A BVI Art Gallery with a Difference
- August 26th, 2013
- in Lifestyle
Frolicking with the Flow – Artists’ Corner Presents: Lisa Muddiman-Gray
Like her distinctive artistic ability, Lisa Muddiman-Gray’s path to the professional art world was an impulsive and unique journey. One that has resulted in her development of skills in batik, watercolour painting and the crafting of her own frames – an intricate segment that completes many pieces she has produced.
As is universal with students of the creative arts who have graduated into the professional arena, Lisa has her own story to relay starting with her days in the UK where she noticed her particular talent for art: “I remember being at school and winning an art prize, so I thought, this is for me,” she said simply of her decision to progress in the art world, but there’s nothing simple about the pieces she creates.
Following her education in “A-level Art at school [in the UK] and then an intense art foundation course for one year, which covered graphic design, fine art, ceramics, photography, fashion and textiles,” Lisa discovered she had a fondness for the fashion and textiles side of the art world.
This compelled her to advance to the next level in applying to do a BSc Honours degree in textile design. Learning the intricate details of textiles involving knitting, printing, woven textiles, quality control and textile history, comprised this four-year degree, which drew out her profound passion for the art form. “My third year [of the course]… was working at an African batik company in Manchester, England where we designed batiks that were printed and shipped to Kenya. That’s where I fell in love with the whole process of batik.”
The creative procedure of batik is a complicated design style and Lisa explained: “Batik is normally associated with fabrics. It’s the use of wax and the wax acts as a resist against dye…the fabric’s dyed traditionally with indigo coloured dye. Then you will find they crack the wax and re-dye it and the dye seeps through where the cracks are…other colours can be added later and printed on.”
Relaying her knowledge of the world of batiks, she further explained: “Indonesian batiks are often like smaller designs, more repetitive, lots of dots used, more subdued colours, often browns and yellows.” Influenced by her knowledge of global art and desire to explore the world, Lisa started her travels with her first destination as the BVI.
Ironically, the allure of the region put an abrupt halt on her world tour “…the BVI was actually my first stop. After I decided this was where I was going to live for a while. I applied for a trade licence and I was still very heavily influenced by my textiles and I knew I wanted to paint, but I wanted to do fabrics.”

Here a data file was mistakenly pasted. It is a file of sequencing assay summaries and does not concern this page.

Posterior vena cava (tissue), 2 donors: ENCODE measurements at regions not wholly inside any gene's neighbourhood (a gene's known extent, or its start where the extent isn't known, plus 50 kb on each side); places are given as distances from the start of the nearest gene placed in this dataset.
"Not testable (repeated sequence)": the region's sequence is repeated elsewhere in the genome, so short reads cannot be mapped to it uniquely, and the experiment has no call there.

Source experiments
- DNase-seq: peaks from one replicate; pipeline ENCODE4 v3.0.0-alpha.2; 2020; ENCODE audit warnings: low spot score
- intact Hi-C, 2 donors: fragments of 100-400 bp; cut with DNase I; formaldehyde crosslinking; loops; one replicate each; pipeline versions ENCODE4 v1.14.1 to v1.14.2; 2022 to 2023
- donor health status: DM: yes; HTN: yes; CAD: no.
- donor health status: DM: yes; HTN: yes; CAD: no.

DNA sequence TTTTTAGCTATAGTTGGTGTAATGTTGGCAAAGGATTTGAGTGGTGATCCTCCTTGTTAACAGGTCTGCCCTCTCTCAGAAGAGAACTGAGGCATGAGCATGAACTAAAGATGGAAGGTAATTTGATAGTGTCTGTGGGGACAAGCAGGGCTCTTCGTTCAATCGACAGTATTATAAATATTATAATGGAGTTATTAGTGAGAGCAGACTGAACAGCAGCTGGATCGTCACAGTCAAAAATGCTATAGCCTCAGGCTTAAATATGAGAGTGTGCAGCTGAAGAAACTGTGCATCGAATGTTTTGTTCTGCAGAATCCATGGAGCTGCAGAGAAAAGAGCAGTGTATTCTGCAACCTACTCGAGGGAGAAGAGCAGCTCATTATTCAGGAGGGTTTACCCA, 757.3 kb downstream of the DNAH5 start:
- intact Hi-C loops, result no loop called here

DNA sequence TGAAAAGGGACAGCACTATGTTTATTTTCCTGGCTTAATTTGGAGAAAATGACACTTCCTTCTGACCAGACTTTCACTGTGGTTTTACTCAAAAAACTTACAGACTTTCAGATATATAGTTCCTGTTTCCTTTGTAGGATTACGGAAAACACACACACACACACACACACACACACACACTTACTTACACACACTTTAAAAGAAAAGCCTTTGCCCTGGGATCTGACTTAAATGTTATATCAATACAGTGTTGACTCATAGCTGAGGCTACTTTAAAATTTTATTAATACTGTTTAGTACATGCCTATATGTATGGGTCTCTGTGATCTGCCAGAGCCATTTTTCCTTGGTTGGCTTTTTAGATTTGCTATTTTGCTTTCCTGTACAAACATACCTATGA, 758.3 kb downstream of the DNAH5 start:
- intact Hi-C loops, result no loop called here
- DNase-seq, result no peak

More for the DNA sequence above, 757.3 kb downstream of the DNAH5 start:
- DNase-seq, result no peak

The artist has now lived in the BVI for 22 years, inspired by the colours and the water—scuba diving when she first arrived—all acting as attractions for her art work.
“If I had stayed in England I don’t think I would have been painting and owned an art gallery,” she said, indicating that the move to the BVI was a huge influence over the course of her life and career.
Despite her desire to continue with textiles, use of fabrics was prohibited in her new found business venture, so Lisa—knowing she wanted to continue with her skills in batiks—developed a technique where she utilised the wax on paper. Although Lisa speculates that others have attempted this, at the time, she considered it a novel approach, which developed into her trademark – batik on paper.
When she paints, she melts her wax which is a mixture of paraffin wax—which is very brittle—and bee’s wax, which is soft. “I have my little combination,” she said. “I melt the wax in an old Baked Beans tin in a pot of water on a stove. The tool I use is a tjanting…it’s an Indonesian tool. It’s like a pipe with a little nib on the end. I dip that in the hot wax and draw with that on plain paper. The temperature of the wax determines the speed at which it flows so often I have very little control.”
“I may drop a couple of drops of wax, but those just become incorporated into the design. Then I apply my paint and I often saturate areas of the paper so it spreads the paint. Some areas restrict the paint flow where they are enclosed in with the wax lines and then in other areas it will just break free. I often feel that when I am painting, the painting creates itself.”
Seeing patterns in nature was a huge driving force for Lisa’s work and a lot of those intricate details became her subjects as is evident from her creations. As an agent for many renowned BVI artists like Jill Tattersall, Christine Taylor and Jinx Morgan, Lisa has found inspiration in their community.
Being a watercolour artist as well—a very popular art form in the BVI—she has found that their ideas and education, whether formal or self-taught,allows them to collaborate and encourage each other.
Nevertheless, she is more partial toward batik: “There are so many techniques and rules [in watercolour art]. I don’t remember having any proper lessons at school or college to teach me how to do watercolours. It was all self-taught and I wasn’t very good at following the rules,” she said. “I think that’s why I love the batik, because they’re my rules.”
The additional skill to Lisa’s repertoire, is her production of frames, which she has been creating for 7 years and form part of her art works as a personalised touch. The triangle framed works she is known for can be hung to their desired preference and have become a part of her tailored brand.
With all this in mind, Lisa has created a conspicuous trademark for herself in the BVI. It is highly likely that many residents and visitors that pass through have one of her creations decorating their wall.